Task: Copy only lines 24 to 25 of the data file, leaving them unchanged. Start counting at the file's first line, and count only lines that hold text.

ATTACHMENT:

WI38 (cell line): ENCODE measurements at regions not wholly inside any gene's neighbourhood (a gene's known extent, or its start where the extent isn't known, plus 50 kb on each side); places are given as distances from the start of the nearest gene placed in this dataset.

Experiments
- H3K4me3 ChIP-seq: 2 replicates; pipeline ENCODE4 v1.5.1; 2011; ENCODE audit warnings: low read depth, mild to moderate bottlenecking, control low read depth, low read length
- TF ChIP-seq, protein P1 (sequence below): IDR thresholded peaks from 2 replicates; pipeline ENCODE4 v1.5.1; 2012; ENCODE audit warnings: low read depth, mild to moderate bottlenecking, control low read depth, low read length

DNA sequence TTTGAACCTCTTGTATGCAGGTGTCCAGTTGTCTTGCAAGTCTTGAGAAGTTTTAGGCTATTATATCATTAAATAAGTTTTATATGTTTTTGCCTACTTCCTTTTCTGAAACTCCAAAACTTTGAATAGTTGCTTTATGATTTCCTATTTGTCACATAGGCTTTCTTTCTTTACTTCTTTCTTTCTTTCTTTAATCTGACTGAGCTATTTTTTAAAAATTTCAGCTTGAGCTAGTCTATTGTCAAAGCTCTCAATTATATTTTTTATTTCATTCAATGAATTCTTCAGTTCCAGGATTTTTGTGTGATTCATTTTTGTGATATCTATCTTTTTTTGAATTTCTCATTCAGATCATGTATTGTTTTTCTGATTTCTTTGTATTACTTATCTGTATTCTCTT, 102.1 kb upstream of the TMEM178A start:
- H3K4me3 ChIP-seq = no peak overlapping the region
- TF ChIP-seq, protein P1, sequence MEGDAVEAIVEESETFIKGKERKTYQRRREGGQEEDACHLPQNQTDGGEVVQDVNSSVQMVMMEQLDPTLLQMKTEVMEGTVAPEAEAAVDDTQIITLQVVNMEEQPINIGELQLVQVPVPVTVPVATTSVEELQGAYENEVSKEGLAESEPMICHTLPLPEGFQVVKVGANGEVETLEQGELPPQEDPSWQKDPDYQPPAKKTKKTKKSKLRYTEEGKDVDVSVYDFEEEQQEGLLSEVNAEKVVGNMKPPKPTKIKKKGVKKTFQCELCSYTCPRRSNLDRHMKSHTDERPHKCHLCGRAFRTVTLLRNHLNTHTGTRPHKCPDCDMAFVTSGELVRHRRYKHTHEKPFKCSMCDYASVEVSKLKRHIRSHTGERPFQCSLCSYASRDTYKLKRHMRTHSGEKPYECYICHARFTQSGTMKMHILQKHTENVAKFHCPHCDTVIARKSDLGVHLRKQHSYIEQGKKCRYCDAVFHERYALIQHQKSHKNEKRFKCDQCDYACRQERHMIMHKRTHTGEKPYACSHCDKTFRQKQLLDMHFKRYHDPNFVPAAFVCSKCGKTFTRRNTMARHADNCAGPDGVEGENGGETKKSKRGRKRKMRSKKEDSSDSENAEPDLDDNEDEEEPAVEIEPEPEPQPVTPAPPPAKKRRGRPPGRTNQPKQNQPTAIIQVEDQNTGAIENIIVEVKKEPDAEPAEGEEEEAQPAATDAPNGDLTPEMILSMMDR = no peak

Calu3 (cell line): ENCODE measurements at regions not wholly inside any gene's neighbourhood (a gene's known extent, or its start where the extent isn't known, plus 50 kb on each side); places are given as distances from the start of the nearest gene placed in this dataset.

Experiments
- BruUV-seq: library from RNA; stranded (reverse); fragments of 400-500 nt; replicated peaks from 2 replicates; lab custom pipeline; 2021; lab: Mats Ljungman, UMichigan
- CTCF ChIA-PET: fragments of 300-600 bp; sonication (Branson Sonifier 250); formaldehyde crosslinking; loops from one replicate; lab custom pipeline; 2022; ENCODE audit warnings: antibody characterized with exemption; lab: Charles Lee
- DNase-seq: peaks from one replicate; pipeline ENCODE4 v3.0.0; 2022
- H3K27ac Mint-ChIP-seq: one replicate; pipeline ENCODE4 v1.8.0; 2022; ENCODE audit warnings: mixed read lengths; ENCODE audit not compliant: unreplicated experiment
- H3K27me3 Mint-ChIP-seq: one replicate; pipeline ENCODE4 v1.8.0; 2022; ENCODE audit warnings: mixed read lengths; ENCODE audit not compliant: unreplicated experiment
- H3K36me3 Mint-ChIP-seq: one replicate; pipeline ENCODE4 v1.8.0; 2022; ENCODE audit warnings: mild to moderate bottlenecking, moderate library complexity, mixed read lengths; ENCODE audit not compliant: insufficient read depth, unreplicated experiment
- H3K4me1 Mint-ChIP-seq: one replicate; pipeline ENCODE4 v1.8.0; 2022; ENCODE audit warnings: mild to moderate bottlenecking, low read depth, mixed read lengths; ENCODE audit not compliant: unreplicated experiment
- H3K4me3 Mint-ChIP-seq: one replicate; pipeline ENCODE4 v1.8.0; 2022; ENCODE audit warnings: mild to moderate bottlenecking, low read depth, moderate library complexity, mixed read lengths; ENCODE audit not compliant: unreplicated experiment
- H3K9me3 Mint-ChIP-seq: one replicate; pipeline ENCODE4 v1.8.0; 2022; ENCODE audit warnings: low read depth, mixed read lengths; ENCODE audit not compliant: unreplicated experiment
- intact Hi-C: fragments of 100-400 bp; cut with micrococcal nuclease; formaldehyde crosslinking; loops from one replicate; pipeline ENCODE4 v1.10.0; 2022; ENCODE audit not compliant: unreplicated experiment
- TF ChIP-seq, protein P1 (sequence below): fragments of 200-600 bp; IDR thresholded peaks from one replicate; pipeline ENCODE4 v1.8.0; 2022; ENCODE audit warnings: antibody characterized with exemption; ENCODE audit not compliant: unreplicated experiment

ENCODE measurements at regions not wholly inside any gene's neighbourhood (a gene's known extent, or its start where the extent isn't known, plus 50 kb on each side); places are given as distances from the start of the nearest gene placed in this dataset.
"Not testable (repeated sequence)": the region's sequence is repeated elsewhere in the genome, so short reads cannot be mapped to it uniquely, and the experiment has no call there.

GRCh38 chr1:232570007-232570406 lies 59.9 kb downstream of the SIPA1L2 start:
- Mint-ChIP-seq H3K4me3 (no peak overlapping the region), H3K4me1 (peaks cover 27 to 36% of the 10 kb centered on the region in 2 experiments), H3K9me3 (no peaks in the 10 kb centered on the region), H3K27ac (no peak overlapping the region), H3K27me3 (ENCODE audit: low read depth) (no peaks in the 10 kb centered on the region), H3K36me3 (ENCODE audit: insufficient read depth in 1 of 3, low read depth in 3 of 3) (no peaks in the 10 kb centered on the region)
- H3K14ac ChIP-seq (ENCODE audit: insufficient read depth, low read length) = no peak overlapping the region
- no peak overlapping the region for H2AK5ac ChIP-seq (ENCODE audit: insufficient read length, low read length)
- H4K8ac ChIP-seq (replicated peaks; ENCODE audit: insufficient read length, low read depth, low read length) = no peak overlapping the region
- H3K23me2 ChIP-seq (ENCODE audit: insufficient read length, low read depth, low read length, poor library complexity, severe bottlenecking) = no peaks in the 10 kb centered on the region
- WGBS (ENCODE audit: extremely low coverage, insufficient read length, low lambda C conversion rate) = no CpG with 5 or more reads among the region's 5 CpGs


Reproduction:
- Mint-ChIP-seq H3K4me3 (no peak overlapping the region), H3K4me1 (peaks cover 27 to 36% of the 10 kb centered on the region in 2 experiments), H3K9me3 (no peaks in the 10 kb centered on the region), H3K27ac (no peak overlapping the region), H3K27me3 (ENCODE audit: low read depth) (no peaks in the 10 kb centered on the region), H3K36me3 (ENCODE audit: insufficient read depth in 1 of 3, low read depth in 3 of 3) (no peaks in the 10 kb centered on the region)
- H3K14ac ChIP-seq (ENCODE audit: insufficient read depth, low read length) = no peak overlapping the region